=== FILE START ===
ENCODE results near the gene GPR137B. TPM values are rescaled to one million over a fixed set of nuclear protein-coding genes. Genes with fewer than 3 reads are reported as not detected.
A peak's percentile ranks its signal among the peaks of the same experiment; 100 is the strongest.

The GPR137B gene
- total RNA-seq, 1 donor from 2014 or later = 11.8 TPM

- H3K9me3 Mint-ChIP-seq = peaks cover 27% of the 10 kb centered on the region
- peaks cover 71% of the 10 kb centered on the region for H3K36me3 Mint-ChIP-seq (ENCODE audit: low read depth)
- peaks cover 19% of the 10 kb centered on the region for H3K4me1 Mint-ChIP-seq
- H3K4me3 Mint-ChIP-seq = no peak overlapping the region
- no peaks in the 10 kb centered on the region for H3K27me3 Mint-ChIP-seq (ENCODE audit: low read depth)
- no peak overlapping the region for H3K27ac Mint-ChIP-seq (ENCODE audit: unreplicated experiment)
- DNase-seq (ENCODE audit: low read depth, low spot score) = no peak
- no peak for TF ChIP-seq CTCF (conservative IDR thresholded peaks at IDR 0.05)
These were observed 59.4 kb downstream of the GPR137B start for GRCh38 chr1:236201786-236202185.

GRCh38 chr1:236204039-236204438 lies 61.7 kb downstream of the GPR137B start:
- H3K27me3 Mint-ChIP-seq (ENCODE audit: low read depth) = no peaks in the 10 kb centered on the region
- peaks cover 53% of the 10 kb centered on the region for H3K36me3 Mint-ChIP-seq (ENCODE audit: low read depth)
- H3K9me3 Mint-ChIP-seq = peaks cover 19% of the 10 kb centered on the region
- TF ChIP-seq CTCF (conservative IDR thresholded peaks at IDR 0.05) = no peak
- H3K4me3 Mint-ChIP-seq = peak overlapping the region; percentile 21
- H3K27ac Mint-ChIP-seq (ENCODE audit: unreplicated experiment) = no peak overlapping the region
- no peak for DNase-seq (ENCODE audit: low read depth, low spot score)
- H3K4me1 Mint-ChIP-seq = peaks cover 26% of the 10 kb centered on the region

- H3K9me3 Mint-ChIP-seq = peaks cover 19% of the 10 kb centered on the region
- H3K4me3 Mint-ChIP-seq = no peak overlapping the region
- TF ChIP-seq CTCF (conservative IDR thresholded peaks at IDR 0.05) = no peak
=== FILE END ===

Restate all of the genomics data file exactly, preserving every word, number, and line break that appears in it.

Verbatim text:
ENCODE results near the gene GPR137B. TPM values are rescaled to one million over a fixed set of nuclear protein-coding genes. Genes with fewer than 3 reads are reported as not detected.
A peak's percentile ranks its signal among the peaks of the same experiment; 100 is the strongest.

The GPR137B gene
- total RNA-seq, 1 donor from 2014 or later = 11.8 TPM

- H3K9me3 Mint-ChIP-seq = peaks cover 27% of the 10 kb centered on the region
- peaks cover 71% of the 10 kb centered on the region for H3K36me3 Mint-ChIP-seq (ENCODE audit: low read depth)
- peaks cover 19% of the 10 kb centered on the region for H3K4me1 Mint-ChIP-seq
- H3K4me3 Mint-ChIP-seq = no peak overlapping the region
- no peaks in the 10 kb centered on the region for H3K27me3 Mint-ChIP-seq (ENCODE audit: low read depth)
- no peak overlapping the region for H3K27ac Mint-ChIP-seq (ENCODE audit: unreplicated experiment)
- DNase-seq (ENCODE audit: low read depth, low spot score) = no peak
- no peak for TF ChIP-seq CTCF (conservative IDR thresholded peaks at IDR 0.05)
These were observed 59.4 kb downstream of the GPR137B start for GRCh38 chr1:236201786-236202185.

GRCh38 chr1:236204039-236204438 lies 61.7 kb downstream of the GPR137B start:
- H3K27me3 Mint-ChIP-seq (ENCODE audit: low read depth) = no peaks in the 10 kb centered on the region
- peaks cover 53% of the 10 kb centered on the region for H3K36me3 Mint-ChIP-seq (ENCODE audit: low read depth)
- H3K9me3 Mint-ChIP-seq = peaks cover 19% of the 10 kb centered on the region
- TF ChIP-seq CTCF (conservative IDR thresholded peaks at IDR 0.05) = no peak
- H3K4me3 Mint-ChIP-seq = peak overlapping the region; percentile 21
- H3K27ac Mint-ChIP-seq (ENCODE audit: unreplicated experiment) = no peak overlapping the region
- no peak for DNase-seq (ENCODE audit: low read depth, low spot score)
- H3K4me1 Mint-ChIP-seq = peaks cover 26% of the 10 kb centered on the region

- H3K9me3 Mint-ChIP-seq = peaks cover 19% of the 10 kb centered on the region
- H3K4me3 Mint-ChIP-seq = no peak overlapping the region
- TF ChIP-seq CTCF (conservative IDR thresholded peaks at IDR 0.05) = no peak